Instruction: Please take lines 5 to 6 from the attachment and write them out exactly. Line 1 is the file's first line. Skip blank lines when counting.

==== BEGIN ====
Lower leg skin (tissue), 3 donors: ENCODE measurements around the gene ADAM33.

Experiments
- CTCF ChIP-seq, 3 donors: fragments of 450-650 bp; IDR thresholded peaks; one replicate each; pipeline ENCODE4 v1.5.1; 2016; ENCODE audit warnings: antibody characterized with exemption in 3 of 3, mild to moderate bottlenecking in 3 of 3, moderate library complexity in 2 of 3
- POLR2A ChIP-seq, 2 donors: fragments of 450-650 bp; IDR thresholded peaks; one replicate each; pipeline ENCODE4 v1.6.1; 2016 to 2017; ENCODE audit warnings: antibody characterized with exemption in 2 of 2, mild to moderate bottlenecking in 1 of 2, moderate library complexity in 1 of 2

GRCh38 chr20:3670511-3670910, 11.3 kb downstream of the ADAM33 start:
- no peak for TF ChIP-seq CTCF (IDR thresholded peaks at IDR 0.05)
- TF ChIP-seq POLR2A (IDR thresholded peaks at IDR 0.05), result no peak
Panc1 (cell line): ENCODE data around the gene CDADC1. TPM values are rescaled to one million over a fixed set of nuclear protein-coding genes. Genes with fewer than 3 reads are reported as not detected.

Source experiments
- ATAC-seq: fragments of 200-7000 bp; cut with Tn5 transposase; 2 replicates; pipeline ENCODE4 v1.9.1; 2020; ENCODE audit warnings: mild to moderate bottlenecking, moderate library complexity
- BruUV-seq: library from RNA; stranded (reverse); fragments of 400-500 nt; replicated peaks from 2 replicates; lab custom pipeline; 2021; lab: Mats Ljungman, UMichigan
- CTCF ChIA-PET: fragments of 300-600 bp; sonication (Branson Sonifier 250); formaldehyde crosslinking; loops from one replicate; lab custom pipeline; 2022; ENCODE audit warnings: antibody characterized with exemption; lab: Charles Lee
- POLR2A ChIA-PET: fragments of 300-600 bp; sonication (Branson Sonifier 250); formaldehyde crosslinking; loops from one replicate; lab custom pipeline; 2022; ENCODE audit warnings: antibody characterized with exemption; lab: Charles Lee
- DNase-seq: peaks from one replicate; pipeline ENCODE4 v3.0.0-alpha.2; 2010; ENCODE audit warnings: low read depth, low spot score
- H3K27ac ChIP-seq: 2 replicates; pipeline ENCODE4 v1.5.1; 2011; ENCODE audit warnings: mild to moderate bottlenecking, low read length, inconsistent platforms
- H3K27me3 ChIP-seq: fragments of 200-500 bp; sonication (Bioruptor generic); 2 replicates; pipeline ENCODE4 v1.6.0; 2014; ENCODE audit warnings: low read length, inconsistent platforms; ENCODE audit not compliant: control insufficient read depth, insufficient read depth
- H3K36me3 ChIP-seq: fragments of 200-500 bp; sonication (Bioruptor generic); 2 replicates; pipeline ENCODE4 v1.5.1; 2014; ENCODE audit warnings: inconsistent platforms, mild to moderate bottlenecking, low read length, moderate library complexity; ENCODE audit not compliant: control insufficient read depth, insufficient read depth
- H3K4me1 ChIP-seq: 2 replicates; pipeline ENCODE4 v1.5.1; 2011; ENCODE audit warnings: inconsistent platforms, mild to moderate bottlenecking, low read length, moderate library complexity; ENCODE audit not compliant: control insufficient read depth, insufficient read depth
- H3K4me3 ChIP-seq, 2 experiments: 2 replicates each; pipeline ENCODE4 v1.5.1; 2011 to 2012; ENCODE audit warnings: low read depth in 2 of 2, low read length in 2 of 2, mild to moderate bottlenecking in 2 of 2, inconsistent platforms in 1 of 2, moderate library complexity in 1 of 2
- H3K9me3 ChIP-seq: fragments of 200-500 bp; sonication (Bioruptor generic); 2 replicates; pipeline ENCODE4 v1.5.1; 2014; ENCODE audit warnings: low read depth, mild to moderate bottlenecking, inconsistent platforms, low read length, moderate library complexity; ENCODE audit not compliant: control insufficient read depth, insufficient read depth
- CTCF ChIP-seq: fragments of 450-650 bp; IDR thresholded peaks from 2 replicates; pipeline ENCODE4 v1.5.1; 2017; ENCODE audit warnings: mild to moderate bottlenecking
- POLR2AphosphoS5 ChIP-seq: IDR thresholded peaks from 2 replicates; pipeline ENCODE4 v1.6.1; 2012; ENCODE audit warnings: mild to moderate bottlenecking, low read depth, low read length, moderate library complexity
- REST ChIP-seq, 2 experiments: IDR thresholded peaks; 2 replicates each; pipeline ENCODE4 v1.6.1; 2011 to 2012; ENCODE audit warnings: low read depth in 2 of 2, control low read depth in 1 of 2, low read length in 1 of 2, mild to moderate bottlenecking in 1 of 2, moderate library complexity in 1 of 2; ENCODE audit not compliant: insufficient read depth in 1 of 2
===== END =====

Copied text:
GRCh38 chr20:3670511-3670910, 11.3 kb downstream of the ADAM33 start:
- no peak for TF ChIP-seq CTCF (IDR thresholded peaks at IDR 0.05)